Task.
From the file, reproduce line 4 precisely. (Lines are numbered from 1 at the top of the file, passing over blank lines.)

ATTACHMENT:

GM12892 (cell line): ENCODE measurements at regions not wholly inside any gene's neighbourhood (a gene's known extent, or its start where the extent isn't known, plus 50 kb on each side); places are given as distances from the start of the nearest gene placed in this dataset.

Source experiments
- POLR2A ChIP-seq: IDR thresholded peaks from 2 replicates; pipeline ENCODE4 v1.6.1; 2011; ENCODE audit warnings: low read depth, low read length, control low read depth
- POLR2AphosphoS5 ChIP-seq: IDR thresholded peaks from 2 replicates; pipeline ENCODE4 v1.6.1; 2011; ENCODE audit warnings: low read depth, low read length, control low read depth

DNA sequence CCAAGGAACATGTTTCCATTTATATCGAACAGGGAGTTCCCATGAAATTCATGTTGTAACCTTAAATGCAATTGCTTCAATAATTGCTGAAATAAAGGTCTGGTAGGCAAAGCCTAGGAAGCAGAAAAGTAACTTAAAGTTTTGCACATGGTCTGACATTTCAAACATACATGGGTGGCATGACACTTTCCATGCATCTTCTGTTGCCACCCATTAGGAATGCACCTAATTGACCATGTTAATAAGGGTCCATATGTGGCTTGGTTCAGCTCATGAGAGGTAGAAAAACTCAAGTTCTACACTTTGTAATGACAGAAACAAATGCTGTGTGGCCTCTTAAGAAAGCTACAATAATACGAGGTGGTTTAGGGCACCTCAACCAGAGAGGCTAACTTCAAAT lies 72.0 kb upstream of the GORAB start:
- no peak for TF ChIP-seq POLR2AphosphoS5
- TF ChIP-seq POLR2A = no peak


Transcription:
- POLR2AphosphoS5 ChIP-seq: IDR thresholded peaks from 2 replicates; pipeline ENCODE4 v1.6.1; 2011; ENCODE audit warnings: low read depth, low read length, control low read depth